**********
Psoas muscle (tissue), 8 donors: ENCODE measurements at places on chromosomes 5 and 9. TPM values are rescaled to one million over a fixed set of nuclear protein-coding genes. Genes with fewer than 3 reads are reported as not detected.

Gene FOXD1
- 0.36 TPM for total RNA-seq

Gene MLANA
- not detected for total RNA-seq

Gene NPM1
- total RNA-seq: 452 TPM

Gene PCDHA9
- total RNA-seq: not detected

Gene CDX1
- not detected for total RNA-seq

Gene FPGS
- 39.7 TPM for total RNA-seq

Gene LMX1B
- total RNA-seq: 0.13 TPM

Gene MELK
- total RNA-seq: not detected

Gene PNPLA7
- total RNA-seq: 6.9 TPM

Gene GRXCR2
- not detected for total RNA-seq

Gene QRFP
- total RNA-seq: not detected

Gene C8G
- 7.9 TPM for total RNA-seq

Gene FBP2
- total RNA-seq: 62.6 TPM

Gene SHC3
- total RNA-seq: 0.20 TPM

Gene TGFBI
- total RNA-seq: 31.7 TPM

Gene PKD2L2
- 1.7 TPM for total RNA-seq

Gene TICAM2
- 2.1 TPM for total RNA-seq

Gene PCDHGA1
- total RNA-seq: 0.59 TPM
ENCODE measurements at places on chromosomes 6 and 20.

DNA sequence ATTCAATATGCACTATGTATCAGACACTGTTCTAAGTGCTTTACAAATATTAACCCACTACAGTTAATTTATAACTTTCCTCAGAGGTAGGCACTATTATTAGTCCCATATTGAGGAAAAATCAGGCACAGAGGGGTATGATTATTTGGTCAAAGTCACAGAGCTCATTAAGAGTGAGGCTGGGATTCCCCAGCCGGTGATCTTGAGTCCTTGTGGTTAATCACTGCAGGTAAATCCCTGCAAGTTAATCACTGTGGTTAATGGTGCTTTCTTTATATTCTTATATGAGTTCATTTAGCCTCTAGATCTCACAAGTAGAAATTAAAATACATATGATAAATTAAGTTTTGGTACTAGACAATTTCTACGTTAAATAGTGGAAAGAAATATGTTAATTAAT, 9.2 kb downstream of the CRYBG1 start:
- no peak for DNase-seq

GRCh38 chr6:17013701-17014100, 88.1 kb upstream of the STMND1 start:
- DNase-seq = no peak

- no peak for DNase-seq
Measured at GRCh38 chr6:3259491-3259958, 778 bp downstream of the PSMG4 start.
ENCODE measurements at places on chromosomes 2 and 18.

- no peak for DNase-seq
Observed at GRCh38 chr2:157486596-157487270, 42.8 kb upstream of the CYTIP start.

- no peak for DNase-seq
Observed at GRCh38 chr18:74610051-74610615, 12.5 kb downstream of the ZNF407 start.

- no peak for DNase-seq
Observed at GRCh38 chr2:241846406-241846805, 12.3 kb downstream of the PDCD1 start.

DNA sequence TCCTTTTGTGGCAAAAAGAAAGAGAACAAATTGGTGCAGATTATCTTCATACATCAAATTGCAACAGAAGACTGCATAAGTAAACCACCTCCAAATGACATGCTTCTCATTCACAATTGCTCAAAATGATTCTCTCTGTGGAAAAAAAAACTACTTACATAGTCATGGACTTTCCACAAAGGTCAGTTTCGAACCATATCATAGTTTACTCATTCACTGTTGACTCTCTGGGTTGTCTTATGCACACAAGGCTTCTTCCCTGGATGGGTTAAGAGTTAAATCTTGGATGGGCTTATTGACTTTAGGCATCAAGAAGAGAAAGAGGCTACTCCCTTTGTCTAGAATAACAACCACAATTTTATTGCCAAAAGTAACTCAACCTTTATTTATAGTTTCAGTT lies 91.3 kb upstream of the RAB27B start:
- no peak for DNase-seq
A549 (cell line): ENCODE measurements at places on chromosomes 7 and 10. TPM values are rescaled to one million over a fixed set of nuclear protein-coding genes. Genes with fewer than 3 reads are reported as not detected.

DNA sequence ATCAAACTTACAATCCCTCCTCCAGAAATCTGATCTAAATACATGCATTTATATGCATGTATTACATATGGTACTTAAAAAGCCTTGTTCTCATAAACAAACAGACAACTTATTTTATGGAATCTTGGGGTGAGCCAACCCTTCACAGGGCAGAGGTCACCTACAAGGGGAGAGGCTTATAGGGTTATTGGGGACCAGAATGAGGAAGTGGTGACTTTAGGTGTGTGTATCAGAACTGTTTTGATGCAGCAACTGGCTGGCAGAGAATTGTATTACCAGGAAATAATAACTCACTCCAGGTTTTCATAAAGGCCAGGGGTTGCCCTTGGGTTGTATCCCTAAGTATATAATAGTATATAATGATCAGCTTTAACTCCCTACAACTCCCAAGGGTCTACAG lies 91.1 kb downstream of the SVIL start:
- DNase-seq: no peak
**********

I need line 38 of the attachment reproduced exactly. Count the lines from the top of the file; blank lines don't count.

ENCODE measurements at places on chromosomes 6 and 20.